Since Mark E Smith of The Fall died on 24th January 2018 I have listened to nothing other than Fall albums on my daily commute (by bicycle) to work and back. Some of these were records I already owned - particularly the most recent albums - and others I obtained via the library service (including the wonderful 6 CD Peel Sessions retrospective) and elsewhere. Prior to his death I reckon I owned about two sixths of the band's output and I'm probably now closer to three fifths. What strikes me is the diversity from the band who were always different yet always the same. Whilst both Smith and repetition are constants, musically The Fall ran the gamut of post-punk, rockabilly, reggaebilly (my word), and the peripheries of grunge-rock'n'roll, with the often cut-up lyrics reminiscent of Dadaism and experimental fiction. The amalgamation being - to my mind - fiercely intellectual and challenging, confrontational and exciting. As mentioned elsewhere, Mark E Smith is one of the few people I would consider to be a genius, and listening repeatedly to this extensive body of work has confirmed this evaluation.

Now, despite some significant gaps in my collection, this replaying / rehearing / new hearing of Fall songs is coming to a close. It seems important - to me, at any rate - to list what I consider to be my top ten Fall songs. This is the material which most often earwormed my head, which I might quote snatches from at inopportune moments, which got me dancing on that bicycle. The selection might change tomorrow / next week / next year, but this is what I like right now (although not in any order).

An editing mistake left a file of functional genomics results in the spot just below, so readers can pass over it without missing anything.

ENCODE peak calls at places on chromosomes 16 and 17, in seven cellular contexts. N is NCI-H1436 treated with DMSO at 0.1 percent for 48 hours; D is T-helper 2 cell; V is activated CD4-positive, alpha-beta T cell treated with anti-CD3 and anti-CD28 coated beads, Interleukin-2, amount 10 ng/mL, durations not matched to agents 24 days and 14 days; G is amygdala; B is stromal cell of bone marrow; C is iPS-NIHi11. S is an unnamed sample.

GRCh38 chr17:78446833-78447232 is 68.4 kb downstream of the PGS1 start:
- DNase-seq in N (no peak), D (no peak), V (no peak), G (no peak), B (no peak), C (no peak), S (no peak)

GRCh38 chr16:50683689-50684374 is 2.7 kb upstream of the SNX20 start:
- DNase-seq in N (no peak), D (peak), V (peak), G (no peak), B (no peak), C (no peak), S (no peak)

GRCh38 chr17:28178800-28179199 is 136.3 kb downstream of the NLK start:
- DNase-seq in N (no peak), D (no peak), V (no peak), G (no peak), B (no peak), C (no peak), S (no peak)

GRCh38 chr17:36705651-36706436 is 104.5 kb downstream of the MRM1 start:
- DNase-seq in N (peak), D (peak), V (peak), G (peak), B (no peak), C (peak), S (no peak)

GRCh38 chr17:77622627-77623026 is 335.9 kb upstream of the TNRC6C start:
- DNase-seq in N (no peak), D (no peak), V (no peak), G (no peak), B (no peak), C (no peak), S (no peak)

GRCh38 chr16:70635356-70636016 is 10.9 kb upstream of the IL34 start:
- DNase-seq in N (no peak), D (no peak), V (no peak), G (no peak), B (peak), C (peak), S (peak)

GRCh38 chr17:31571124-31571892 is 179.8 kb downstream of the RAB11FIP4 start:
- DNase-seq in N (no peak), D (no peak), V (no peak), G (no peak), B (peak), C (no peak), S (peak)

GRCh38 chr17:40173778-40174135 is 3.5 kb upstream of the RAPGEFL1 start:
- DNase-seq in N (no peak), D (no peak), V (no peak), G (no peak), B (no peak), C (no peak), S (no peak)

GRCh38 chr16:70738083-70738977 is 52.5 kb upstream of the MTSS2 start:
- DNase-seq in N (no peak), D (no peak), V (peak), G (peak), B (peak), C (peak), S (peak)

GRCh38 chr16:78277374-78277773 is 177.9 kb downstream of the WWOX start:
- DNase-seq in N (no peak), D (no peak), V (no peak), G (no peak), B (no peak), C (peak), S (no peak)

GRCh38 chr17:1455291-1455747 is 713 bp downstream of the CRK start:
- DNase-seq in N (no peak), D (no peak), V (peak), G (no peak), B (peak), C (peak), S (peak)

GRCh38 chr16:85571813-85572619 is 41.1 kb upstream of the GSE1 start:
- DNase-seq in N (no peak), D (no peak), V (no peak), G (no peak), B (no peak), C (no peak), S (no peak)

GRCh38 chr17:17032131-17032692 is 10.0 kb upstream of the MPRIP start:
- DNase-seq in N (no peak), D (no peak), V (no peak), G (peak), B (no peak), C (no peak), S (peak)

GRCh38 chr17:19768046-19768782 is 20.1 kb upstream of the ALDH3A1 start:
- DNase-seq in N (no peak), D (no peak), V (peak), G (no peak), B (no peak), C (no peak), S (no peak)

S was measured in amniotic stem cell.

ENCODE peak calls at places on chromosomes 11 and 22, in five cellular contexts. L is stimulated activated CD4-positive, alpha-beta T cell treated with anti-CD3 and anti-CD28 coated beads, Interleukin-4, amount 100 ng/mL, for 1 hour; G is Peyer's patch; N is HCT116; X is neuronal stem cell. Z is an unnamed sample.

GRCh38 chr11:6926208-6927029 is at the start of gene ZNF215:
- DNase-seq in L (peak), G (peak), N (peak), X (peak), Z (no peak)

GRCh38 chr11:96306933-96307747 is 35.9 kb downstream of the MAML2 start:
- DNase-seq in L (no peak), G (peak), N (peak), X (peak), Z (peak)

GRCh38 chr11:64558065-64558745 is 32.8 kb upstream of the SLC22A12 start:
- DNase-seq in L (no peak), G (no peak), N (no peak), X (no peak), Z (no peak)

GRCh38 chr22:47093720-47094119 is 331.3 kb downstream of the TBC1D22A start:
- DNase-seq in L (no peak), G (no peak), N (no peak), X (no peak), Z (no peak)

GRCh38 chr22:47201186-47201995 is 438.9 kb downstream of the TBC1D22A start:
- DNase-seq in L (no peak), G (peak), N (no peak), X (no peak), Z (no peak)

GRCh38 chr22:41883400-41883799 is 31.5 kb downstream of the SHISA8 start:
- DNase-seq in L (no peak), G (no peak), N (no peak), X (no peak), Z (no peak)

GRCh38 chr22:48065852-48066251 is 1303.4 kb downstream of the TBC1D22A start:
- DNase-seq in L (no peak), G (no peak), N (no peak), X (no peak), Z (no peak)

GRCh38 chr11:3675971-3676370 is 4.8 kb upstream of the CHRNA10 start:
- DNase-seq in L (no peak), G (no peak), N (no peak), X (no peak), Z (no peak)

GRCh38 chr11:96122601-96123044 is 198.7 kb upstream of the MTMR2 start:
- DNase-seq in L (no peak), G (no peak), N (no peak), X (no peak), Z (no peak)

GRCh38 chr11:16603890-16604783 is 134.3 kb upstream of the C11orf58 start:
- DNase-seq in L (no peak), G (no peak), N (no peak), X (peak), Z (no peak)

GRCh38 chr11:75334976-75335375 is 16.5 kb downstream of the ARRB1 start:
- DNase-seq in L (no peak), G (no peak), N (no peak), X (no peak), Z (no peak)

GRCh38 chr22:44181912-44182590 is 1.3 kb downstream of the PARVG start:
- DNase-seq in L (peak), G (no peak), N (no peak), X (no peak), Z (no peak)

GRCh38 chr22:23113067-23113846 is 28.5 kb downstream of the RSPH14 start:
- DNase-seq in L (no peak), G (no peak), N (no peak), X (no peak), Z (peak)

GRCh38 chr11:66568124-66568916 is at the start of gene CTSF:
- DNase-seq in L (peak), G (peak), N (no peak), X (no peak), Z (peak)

Bremen Nacht

As part of the above process, several compilations and alternate versions turned up on the CD's I listened to. By far and away the most frequent of these was "Bremen Nacht", the relentless repetition in the music imitated by the number of times it surprised me as I heard the opening bars of it once again. This is my favourite extended version.


I think This Nation's Saving Grace might be my favourite Fall album. There's a cohesive structure which builds over the course of the album and in the middle of this is the glorious "L.A.", basically an instrumental written by Brix Smith, which pins the elegiac to the grotesque, peppered with a handful of lines from Mark which perfectly compliment the music. An oasis.

Kurious Oranj

There's something really friendly about this song which appeals. The music almost jaunty, summery. I love the alternate pronunciations of 'orange'. (Mark's often deliberate mispronunciations always resonate with me). This song was written for the ballet "I Am Kurious Oranj" - of course. This is The Fall.

Mountain Energei

The Real New Fall LP was one of the first records I bought when I rediscovered the band back in 2003 and I have a real affection for this song with it's (on the surface) daft lyrics and ambling music. It's a grow(l)er.

Guest Informant